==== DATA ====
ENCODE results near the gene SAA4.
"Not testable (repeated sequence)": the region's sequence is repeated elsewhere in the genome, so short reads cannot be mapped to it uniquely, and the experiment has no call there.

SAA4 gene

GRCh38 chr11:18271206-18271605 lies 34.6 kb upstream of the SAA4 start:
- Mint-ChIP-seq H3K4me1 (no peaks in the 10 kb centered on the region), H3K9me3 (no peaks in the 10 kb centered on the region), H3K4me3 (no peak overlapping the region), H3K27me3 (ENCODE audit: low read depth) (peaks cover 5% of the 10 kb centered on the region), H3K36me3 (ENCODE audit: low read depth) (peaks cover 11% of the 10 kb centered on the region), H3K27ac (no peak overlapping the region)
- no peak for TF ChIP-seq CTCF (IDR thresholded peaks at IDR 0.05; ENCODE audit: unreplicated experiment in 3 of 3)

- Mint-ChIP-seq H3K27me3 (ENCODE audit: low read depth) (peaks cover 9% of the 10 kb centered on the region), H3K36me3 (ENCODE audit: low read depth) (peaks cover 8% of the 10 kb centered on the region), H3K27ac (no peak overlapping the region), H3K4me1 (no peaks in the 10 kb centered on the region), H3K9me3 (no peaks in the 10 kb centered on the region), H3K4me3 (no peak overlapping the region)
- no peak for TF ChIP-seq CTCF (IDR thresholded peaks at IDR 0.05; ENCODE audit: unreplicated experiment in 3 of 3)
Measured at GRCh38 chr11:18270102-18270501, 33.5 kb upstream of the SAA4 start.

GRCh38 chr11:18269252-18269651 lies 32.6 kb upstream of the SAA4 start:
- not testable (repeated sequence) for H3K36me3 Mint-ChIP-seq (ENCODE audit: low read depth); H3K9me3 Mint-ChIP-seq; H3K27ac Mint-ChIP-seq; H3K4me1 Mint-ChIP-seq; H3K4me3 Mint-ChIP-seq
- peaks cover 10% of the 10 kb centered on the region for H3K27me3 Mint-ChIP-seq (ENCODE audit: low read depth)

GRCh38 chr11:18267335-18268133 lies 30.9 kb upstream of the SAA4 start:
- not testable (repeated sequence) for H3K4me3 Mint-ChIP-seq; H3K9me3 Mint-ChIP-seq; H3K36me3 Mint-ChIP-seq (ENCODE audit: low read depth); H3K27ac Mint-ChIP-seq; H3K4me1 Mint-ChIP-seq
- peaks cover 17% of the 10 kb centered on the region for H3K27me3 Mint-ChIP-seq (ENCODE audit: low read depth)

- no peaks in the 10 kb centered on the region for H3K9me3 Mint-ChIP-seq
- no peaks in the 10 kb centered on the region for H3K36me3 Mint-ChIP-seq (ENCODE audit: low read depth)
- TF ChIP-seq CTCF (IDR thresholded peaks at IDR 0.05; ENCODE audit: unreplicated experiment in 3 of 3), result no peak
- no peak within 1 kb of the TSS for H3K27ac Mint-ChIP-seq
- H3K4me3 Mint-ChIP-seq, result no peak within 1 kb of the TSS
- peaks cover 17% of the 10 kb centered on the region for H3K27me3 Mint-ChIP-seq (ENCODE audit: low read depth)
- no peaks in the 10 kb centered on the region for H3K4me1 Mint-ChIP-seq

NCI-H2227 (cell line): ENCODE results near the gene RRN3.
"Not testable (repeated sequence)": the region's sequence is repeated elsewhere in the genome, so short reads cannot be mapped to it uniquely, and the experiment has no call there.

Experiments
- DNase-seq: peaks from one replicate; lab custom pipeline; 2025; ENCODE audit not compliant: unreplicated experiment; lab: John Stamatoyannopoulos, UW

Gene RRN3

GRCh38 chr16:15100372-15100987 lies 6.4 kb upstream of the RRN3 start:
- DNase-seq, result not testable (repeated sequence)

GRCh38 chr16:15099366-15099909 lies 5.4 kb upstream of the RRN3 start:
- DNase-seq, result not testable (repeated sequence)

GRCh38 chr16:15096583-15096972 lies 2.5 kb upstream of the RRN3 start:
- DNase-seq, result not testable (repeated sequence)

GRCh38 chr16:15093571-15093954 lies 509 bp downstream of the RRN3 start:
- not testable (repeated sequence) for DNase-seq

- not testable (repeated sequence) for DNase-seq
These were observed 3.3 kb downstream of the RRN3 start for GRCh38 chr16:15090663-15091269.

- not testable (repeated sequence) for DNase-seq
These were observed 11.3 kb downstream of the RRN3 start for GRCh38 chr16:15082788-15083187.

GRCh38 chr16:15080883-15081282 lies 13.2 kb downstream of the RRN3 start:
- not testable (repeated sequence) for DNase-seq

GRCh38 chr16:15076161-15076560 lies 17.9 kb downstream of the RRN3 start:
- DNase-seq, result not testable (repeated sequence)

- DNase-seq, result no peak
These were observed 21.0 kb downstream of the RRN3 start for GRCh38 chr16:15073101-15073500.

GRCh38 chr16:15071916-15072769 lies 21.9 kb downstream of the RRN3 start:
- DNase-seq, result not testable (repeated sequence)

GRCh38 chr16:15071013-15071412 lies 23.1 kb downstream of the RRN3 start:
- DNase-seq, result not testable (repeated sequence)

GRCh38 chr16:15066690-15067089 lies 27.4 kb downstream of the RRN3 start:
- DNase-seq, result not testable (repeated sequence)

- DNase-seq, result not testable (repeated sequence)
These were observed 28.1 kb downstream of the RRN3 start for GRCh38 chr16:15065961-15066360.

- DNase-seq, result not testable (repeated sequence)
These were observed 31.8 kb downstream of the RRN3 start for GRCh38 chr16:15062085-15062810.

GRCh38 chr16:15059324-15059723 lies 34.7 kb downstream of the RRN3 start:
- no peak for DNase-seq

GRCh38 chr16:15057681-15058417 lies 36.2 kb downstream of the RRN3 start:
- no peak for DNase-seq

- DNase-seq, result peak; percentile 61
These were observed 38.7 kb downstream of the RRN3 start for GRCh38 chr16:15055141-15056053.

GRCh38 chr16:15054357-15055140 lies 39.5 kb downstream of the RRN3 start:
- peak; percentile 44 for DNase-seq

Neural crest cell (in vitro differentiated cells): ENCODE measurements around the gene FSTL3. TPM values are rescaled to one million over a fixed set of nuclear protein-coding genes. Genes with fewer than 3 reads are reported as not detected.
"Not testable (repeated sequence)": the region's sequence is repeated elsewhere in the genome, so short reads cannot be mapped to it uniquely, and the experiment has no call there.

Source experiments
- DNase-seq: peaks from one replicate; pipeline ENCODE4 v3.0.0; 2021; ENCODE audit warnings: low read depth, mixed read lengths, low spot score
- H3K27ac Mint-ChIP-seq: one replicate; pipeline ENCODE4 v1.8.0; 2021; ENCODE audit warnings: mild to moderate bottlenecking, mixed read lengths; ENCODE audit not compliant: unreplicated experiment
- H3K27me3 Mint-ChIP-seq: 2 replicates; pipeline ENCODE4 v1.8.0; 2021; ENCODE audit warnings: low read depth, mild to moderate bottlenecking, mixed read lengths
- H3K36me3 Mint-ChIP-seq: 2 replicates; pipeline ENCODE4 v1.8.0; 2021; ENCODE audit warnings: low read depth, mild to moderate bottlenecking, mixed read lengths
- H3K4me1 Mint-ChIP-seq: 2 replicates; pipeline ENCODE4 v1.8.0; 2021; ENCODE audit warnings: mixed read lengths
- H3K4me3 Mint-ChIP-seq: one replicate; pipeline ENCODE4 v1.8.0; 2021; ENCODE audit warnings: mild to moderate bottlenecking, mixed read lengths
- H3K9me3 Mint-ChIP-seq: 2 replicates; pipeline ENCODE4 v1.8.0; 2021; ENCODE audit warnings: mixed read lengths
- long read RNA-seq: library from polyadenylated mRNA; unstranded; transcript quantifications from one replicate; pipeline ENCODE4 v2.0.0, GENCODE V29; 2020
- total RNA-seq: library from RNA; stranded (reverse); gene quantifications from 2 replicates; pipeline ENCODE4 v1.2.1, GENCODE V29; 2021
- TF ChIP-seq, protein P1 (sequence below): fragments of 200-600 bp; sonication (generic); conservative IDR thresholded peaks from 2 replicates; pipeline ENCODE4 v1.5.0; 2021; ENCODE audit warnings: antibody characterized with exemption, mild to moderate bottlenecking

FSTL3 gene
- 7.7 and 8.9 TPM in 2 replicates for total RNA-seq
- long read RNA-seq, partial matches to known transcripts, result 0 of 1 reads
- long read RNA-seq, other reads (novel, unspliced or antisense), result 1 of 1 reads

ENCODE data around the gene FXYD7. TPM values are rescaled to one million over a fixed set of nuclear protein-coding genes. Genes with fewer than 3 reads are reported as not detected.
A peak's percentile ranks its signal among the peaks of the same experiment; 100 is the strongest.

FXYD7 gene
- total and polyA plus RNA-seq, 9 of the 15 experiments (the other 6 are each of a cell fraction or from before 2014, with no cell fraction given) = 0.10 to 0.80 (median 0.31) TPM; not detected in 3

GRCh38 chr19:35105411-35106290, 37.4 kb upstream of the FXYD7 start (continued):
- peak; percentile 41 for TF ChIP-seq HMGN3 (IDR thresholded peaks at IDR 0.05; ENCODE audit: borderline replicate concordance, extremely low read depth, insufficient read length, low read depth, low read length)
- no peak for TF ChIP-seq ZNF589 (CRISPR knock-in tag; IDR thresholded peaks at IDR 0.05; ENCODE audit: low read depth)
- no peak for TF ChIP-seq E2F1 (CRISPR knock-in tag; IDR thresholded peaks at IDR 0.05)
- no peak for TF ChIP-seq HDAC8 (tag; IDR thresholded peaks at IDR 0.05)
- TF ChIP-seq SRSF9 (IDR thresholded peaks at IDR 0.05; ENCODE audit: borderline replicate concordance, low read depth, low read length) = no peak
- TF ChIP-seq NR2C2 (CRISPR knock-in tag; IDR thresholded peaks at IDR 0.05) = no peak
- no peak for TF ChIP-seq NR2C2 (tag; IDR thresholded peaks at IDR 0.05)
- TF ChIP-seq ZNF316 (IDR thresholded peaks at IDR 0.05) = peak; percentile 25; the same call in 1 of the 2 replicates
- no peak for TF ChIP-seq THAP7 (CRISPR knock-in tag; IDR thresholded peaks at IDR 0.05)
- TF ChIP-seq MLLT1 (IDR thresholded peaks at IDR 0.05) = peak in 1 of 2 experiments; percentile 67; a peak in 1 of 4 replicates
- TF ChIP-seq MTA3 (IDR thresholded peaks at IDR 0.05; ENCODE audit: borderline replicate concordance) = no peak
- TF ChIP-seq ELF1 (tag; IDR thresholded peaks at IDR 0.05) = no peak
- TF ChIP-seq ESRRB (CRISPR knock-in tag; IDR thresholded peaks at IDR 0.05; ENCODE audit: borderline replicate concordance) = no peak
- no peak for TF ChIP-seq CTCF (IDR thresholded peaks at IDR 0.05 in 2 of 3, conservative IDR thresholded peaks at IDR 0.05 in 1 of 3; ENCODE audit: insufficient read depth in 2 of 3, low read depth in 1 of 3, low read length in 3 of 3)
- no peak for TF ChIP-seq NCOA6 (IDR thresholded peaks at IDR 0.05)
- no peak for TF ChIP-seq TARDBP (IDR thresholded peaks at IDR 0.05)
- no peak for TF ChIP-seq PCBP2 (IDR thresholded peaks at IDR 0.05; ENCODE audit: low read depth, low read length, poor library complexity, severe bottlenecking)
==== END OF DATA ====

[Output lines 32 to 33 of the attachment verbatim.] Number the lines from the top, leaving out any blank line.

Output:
GRCh38 chr16:15096583-15096972 lies 2.5 kb upstream of the RRN3 start:
- DNase-seq, result not testable (repeated sequence)